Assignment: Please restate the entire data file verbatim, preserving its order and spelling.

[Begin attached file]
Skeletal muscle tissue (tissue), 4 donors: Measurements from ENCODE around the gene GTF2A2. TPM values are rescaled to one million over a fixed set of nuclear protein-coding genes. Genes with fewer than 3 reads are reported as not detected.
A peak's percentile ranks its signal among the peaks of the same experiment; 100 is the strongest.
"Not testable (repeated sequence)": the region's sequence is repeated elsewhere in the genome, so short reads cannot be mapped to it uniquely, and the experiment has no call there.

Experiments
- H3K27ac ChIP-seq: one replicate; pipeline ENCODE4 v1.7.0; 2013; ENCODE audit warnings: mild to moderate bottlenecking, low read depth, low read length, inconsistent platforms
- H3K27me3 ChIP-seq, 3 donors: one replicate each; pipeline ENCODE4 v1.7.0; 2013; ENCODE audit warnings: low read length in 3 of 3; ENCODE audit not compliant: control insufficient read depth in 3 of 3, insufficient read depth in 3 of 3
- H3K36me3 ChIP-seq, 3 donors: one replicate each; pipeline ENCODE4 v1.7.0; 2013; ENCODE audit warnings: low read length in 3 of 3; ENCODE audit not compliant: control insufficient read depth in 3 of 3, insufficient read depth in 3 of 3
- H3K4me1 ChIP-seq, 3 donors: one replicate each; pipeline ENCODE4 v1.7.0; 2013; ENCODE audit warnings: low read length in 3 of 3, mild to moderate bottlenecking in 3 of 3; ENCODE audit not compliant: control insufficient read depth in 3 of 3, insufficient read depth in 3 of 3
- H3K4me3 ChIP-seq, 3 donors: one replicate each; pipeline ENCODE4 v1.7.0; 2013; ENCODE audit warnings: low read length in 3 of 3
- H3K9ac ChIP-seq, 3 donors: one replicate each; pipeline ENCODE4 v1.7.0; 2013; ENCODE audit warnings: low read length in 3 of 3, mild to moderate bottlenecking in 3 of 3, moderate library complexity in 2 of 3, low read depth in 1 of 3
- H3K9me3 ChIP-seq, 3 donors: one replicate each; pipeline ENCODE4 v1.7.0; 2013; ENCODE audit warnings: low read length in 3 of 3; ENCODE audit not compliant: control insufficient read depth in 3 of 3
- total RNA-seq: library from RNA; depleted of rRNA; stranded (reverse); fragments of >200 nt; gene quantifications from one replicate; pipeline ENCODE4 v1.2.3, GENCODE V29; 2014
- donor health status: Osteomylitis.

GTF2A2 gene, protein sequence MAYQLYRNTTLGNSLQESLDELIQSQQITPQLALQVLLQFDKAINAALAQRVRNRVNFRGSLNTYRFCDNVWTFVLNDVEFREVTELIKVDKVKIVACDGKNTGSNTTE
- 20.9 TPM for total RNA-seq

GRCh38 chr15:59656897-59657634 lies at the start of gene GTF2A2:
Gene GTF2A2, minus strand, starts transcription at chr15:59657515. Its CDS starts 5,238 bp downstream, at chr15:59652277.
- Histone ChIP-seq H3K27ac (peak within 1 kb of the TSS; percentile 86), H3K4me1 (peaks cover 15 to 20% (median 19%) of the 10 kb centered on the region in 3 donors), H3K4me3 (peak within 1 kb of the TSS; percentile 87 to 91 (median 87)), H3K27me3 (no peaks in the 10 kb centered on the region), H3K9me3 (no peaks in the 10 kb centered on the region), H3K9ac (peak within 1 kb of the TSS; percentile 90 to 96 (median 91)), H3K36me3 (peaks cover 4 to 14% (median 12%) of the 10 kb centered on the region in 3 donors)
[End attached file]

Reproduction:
Skeletal muscle tissue (tissue), 4 donors: Measurements from ENCODE around the gene GTF2A2. TPM values are rescaled to one million over a fixed set of nuclear protein-coding genes. Genes with fewer than 3 reads are reported as not detected.
A peak's percentile ranks its signal among the peaks of the same experiment; 100 is the strongest.
"Not testable (repeated sequence)": the region's sequence is repeated elsewhere in the genome, so short reads cannot be mapped to it uniquely, and the experiment has no call there.

Experiments
- H3K27ac ChIP-seq: one replicate; pipeline ENCODE4 v1.7.0; 2013; ENCODE audit warnings: mild to moderate bottlenecking, low read depth, low read length, inconsistent platforms
- H3K27me3 ChIP-seq, 3 donors: one replicate each; pipeline ENCODE4 v1.7.0; 2013; ENCODE audit warnings: low read length in 3 of 3; ENCODE audit not compliant: control insufficient read depth in 3 of 3, insufficient read depth in 3 of 3
- H3K36me3 ChIP-seq, 3 donors: one replicate each; pipeline ENCODE4 v1.7.0; 2013; ENCODE audit warnings: low read length in 3 of 3; ENCODE audit not compliant: control insufficient read depth in 3 of 3, insufficient read depth in 3 of 3
- H3K4me1 ChIP-seq, 3 donors: one replicate each; pipeline ENCODE4 v1.7.0; 2013; ENCODE audit warnings: low read length in 3 of 3, mild to moderate bottlenecking in 3 of 3; ENCODE audit not compliant: control insufficient read depth in 3 of 3, insufficient read depth in 3 of 3
- H3K4me3 ChIP-seq, 3 donors: one replicate each; pipeline ENCODE4 v1.7.0; 2013; ENCODE audit warnings: low read length in 3 of 3
- H3K9ac ChIP-seq, 3 donors: one replicate each; pipeline ENCODE4 v1.7.0; 2013; ENCODE audit warnings: low read length in 3 of 3, mild to moderate bottlenecking in 3 of 3, moderate library complexity in 2 of 3, low read depth in 1 of 3
- H3K9me3 ChIP-seq, 3 donors: one replicate each; pipeline ENCODE4 v1.7.0; 2013; ENCODE audit warnings: low read length in 3 of 3; ENCODE audit not compliant: control insufficient read depth in 3 of 3
- total RNA-seq: library from RNA; depleted of rRNA; stranded (reverse); fragments of >200 nt; gene quantifications from one replicate; pipeline ENCODE4 v1.2.3, GENCODE V29; 2014
- donor health status: Osteomylitis.

GTF2A2 gene, protein sequence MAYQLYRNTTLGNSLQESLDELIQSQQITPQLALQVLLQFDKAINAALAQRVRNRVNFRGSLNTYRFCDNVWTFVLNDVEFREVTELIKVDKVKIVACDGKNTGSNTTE
- 20.9 TPM for total RNA-seq

GRCh38 chr15:59656897-59657634 lies at the start of gene GTF2A2:
Gene GTF2A2, minus strand, starts transcription at chr15:59657515. Its CDS starts 5,238 bp downstream, at chr15:59652277.
- Histone ChIP-seq H3K27ac (peak within 1 kb of the TSS; percentile 86), H3K4me1 (peaks cover 15 to 20% (median 19%) of the 10 kb centered on the region in 3 donors), H3K4me3 (peak within 1 kb of the TSS; percentile 87 to 91 (median 87)), H3K27me3 (no peaks in the 10 kb centered on the region), H3K9me3 (no peaks in the 10 kb centered on the region), H3K9ac (peak within 1 kb of the TSS; percentile 90 to 96 (median 91)), H3K36me3 (peaks cover 4 to 14% (median 12%) of the 10 kb centered on the region in 3 donors)